can tap tons of help -- Page 2
The Locator quickly connects you to the Aging Network, which consists
of 56 State Units on Aging, 655 Area Agencies on Aging, 236 tribal and native
organizations representing 300 Native American and Alaskan native tribal organizations,
and two organizations serving native Hawaiians.
if you don't know where to begin, the knowledgeable people at the Locator, jointly
administered by N4A and the National Association of State Units on Aging, can
help you identify what the needs are on the other end.
"When people call the call center, we try to
prepare them to make that next call to the Area Agency on Aging,
to prompt them to ask about things like eligibility, and to ask
questions if they don't understand," says Eltzeroth.
Once you've determined your needs and identified local
contacts, organize your long-distance care network. If more help
is necessary, consider the services of a geriatric care manager
(referrals through the National Association of Professional Geriatric
Care Managers at www.caremanager.org)
or a daily
money manager (referrals through the American Association of
Daily Money Managers at www.aadmm.com).
To effectively care long distance for a parent or loved one, you'll
likely need these three legal documents signed in person by the
- Durable power of attorney. This gives you the right
to act on the person's behalf in legal, financial and insurance
- Durable power of attorney for health care. This form gives you
the same representational rights regarding the person's medical
- The advanced health-care directive (also called a Living Will)
gives you the authority to decide end-of-life issues if the person
is incapable of doing so.
care receiver must sign these documents while they still have legal capacity.
Two persons not associated by blood or marriage and without financial interest
in the signer must serve as witnesses, and a notary must record the signing. Cost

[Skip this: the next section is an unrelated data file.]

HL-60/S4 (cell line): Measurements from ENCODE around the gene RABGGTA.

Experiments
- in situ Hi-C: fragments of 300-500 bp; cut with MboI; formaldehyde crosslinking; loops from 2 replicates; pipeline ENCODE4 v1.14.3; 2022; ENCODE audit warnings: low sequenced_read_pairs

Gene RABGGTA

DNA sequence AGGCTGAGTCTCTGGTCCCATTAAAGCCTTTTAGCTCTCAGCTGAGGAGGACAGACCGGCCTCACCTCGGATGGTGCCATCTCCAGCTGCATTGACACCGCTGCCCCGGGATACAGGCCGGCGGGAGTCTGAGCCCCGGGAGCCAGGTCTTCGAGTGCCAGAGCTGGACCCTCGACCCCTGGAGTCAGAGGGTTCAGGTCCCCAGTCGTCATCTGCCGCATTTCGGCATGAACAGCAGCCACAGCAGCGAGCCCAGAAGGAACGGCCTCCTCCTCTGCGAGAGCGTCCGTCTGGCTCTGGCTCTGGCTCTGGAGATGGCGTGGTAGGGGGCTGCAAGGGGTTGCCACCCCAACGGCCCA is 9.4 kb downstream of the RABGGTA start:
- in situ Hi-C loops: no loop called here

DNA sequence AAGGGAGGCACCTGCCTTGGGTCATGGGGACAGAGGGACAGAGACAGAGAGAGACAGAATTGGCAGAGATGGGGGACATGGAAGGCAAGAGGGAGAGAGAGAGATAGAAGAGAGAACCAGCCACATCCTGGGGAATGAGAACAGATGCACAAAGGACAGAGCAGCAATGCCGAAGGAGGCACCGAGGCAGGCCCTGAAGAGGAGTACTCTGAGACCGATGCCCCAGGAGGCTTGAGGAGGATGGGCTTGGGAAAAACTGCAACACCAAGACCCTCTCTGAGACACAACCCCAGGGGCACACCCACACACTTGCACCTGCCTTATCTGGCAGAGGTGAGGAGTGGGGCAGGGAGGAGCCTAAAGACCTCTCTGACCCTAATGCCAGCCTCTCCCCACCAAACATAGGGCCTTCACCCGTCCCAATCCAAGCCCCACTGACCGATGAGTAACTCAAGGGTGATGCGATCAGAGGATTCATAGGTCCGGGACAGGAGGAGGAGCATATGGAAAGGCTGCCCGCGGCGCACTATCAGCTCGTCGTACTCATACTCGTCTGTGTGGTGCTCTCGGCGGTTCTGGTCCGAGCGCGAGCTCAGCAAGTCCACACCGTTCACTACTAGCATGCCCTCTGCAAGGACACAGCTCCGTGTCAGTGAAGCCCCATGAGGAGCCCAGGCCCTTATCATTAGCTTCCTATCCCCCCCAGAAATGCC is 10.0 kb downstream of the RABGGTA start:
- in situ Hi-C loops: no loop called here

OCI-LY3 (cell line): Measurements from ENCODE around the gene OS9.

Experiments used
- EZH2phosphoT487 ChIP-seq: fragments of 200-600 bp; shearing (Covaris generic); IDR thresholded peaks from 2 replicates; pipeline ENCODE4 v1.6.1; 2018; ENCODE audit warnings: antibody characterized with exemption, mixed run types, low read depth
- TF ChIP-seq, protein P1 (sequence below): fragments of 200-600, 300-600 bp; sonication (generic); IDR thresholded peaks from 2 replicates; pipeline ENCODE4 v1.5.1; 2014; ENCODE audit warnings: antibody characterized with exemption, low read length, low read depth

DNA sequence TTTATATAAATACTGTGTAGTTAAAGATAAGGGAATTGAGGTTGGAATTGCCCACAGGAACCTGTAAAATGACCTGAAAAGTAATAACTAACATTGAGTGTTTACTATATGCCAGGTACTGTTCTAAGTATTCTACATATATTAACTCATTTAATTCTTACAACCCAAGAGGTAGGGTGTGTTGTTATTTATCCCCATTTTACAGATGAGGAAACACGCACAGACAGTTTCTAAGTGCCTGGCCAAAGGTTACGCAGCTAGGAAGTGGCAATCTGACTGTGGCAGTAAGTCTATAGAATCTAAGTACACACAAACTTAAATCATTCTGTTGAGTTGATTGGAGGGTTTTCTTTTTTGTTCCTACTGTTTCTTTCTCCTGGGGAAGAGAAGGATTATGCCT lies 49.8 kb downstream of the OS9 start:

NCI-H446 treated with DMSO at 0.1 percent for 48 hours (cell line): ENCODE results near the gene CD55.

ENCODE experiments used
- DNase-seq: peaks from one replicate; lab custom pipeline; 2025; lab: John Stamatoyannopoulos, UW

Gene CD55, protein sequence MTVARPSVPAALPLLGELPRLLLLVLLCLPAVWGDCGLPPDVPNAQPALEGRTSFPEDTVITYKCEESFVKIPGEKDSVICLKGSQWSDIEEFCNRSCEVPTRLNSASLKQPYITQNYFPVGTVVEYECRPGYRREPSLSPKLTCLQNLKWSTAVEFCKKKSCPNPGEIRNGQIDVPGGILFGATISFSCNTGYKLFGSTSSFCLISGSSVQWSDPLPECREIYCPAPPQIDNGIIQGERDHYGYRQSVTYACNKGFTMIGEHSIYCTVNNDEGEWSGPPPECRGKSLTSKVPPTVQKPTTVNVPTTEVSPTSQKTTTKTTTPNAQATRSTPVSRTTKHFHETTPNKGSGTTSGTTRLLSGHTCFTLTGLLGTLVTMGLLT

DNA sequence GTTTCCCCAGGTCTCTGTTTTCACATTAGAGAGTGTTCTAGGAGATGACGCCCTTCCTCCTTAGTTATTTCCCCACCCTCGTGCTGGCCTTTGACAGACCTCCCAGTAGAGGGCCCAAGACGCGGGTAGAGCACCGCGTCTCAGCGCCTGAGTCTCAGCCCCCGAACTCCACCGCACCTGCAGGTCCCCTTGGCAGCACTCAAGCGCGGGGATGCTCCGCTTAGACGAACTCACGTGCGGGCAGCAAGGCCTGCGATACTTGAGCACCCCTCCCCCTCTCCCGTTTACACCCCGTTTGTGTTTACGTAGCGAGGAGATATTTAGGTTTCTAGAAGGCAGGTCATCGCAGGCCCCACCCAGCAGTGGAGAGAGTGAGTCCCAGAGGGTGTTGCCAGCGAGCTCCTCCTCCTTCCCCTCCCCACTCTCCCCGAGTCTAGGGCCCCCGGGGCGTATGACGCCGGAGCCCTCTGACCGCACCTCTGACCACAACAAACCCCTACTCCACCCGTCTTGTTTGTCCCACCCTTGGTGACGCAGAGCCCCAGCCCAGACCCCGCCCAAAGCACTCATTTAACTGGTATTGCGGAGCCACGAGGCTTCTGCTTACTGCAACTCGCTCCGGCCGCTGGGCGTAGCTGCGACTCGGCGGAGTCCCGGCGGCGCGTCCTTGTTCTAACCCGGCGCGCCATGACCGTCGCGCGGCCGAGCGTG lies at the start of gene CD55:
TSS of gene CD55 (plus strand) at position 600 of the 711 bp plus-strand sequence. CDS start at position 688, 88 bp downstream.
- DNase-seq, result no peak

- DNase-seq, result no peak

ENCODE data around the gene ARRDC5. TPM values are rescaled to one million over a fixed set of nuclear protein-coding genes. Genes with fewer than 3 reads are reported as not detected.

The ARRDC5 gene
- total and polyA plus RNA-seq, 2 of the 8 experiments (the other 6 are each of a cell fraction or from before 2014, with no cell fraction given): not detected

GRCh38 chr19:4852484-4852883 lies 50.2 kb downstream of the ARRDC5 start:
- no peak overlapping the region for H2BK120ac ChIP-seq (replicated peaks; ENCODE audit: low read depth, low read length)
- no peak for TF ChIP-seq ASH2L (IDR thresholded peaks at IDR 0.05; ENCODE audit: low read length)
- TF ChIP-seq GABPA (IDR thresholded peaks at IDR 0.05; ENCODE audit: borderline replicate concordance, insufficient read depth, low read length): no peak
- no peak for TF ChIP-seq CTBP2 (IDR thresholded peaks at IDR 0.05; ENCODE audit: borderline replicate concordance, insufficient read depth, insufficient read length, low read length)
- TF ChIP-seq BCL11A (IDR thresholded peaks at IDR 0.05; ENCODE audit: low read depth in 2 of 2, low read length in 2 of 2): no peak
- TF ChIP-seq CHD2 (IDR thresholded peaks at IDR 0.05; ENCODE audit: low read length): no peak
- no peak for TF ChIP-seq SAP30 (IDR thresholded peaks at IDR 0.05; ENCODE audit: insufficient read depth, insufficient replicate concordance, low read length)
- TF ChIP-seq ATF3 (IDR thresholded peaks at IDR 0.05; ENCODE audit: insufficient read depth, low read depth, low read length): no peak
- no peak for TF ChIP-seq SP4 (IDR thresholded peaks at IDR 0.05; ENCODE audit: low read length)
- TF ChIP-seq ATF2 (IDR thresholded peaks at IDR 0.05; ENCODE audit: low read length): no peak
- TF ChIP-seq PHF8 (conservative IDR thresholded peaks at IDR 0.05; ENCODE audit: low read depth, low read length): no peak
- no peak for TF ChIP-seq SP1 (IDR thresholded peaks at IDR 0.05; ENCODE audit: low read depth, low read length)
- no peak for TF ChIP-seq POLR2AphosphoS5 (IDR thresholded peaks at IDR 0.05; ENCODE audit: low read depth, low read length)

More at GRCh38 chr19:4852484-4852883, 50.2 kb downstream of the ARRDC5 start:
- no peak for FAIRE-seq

to have an attorney draw up the package may run about $250.
Kansas City, Kan., attorney and financial planner
Kyle Krull recommends using an estate or elder law specialist near
where your parent or loved one lives. If durable powers of attorney
were previously signed in another state, make sure your documents
are compliant with the new state of residence and that they are
still valid under current state statutes.
To find a good attorney, Krull suggests you log on
to the Martindale-Hubble
site and search their Lawyer Locator for elder care or estate
planning lawyers in the area where the care receiver lives. Next,
narrow the results to attorneys that show a BV or AV (very high
to pre-eminent) peer rating. Then cross-check your short list against
listings on the National
Academy of Elder Law Attorneys.
You'll want to file your
durable power of attorney with your loved one's financial institutions so you'll
be able to assist with paying bills, tending to investments, etc. As for the medical
durable power of attorney, don't hesitate to spread the word.
need to paper the walls with that. You need to make sure that each agent has a
copy and that the primary care physician has a copy, as well as all their specialists,
even their pharmacist," Krull says.
It may also prove to be helpful to have handy the
following information about your parent or loved one: date of birth;
Social Security number; Medicare and Medicaid number; names and
dosage of medications; and contact information for their health
insurer, primary and secondary physicians, hospitals, clinics and
unprepared for care giving? In addition to the organizations mentioned, there
are numerous online sources for valuable information, including the National
Family Caregivers Association, AARP's
care-giving site, Children
of Aging Parents, the Alzheimer's
Association and Generations United,
a national intergenerational advocacy organization.
Bottom line: Assess the needs, assemble your care-giving
network, obtain legal empowerment, keep notes -- and take care of
yourself. It could be a long haul.
For more specific help, see the article "10 strategies for long-distance care giving."
MacDonald is a contributing editor based in Mississippi.